In this type of project, there is no time to second guess yourself. There is no time to stick to plan. You must maintain your momentum at all costs.
It's not easy, but it's fun!
This was my first and only project before I changed my name to Geek with a Dream Productions. Another team in Philadelphia (which
actually won that city's best in show) had the same name. As the saying goes - if you have a good idea, someone else may have the
This film was my entry into You Spoof Discovery. The idea came to me as I was joking around with a friend of mine at work. A worst
case scenario for us was always "then the zombies show up." We were both Survivorman fans, and I blurted out the idea of putting
Survivorman in a zombie apocalypse.
We shot this on an old home camcorder, with a budget of maybe $100 total. It was the last of the "amateur" level videos I made,
and Peter still talks to me even though he had to eat a piece of gelatin brain.
We didn't make it on the show, but I got 46,000+ hits off this...so we got something right!
When you reach a certain level, you wish some stuff was lost forever. Most of this movie is downright awful - I'll be the first to
admit the script mostly stinks, the acting is - well, we were amateurs. We had to shoot this over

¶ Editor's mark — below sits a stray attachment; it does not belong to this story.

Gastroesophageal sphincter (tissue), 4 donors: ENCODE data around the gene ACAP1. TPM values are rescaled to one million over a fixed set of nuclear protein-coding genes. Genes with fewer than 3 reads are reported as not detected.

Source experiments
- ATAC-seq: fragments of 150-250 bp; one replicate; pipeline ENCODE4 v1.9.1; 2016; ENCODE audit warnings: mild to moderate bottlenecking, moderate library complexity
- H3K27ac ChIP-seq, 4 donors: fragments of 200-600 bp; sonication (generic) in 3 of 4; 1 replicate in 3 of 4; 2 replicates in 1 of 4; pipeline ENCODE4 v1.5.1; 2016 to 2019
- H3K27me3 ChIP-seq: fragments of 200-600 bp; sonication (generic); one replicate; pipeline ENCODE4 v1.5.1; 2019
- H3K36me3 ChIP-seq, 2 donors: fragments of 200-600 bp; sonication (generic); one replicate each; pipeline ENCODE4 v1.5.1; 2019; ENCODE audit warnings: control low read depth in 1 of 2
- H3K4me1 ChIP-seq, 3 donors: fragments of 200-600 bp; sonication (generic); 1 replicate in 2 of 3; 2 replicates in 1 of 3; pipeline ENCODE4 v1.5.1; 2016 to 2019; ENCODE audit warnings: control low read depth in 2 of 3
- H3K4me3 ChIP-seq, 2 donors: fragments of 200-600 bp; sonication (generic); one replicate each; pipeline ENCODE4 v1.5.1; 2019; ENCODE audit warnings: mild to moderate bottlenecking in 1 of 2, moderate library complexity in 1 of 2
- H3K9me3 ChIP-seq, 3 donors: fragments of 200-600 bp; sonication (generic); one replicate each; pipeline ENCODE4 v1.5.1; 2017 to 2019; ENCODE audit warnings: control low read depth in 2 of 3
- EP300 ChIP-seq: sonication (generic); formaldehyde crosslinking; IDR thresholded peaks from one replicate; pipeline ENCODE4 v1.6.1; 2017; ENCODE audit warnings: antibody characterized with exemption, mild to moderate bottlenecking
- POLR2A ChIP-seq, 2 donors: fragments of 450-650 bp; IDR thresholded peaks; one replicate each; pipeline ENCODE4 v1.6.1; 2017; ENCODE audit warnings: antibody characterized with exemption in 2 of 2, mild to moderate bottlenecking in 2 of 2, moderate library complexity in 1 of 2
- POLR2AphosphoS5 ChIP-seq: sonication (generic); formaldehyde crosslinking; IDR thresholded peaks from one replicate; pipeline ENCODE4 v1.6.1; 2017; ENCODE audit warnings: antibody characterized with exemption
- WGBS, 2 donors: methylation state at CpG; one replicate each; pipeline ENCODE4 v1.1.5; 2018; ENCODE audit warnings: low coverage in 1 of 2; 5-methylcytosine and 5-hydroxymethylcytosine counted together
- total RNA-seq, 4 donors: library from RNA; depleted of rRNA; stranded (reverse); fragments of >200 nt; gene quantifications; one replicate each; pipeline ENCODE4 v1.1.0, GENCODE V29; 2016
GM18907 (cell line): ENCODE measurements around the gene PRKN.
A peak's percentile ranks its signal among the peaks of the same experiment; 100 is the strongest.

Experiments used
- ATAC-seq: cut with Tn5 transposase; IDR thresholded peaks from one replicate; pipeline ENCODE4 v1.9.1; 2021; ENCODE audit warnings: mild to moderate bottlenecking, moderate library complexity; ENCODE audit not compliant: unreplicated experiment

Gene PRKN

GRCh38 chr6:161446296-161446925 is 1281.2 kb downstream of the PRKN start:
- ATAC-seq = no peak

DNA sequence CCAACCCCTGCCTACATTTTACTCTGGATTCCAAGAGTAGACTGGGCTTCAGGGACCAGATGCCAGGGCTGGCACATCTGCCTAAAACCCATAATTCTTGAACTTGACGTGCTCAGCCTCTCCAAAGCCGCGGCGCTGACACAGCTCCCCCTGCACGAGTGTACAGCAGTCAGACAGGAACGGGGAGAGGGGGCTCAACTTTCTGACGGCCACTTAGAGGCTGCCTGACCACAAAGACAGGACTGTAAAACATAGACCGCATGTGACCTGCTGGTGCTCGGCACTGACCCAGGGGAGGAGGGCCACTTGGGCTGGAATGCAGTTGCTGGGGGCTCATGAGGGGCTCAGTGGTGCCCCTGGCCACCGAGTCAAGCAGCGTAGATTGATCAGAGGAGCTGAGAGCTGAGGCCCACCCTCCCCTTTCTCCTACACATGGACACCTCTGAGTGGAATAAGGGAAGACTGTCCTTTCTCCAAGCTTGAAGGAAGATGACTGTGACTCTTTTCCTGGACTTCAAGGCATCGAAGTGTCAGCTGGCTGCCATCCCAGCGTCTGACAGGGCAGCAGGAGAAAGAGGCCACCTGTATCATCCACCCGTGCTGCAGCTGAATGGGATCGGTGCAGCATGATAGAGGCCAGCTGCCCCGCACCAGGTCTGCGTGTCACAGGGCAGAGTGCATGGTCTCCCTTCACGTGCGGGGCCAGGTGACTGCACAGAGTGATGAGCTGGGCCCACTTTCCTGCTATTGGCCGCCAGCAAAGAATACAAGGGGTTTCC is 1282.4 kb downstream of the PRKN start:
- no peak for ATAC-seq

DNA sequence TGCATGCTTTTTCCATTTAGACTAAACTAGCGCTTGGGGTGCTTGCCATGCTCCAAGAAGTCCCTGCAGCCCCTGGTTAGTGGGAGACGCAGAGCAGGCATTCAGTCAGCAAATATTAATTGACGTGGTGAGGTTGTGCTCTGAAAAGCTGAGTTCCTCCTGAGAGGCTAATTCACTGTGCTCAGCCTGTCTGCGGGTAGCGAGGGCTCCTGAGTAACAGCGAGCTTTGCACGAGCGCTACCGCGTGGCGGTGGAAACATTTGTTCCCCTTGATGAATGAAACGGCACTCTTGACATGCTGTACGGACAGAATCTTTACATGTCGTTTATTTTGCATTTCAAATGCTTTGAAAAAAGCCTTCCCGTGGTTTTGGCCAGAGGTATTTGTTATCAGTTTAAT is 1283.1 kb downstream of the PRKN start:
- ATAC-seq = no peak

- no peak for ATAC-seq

six months, one of the actors disappeared, and we had two different endings. It *could* have been construed as a failure.
Even in failure, even though I cringe when I think people that know me saw this, there were things I learned from this.
I somehow managed to get a $900 grant to produce this. It was the first film (OK, video) I made with funding that wasn't my own.
And even though I had no idea what I was doing, I took a lot of risks with the special effects on this one. And those risks paid off.
Most of the sets are cardboard; so are the characters. The real star was a $2.00 rubber hat from a dollar store. When you consider
I had no experience and it would be two years before I would enter a real college film program, I'm amazed at how this came out.
This was the last major project I did for the Billerica Access Television, where I was
volunteering before college. I went on to produce one more hour-long show with a couple friends, and began shooting a few other
videos that withered on the vine. I was growing as an artist, and I needed a change...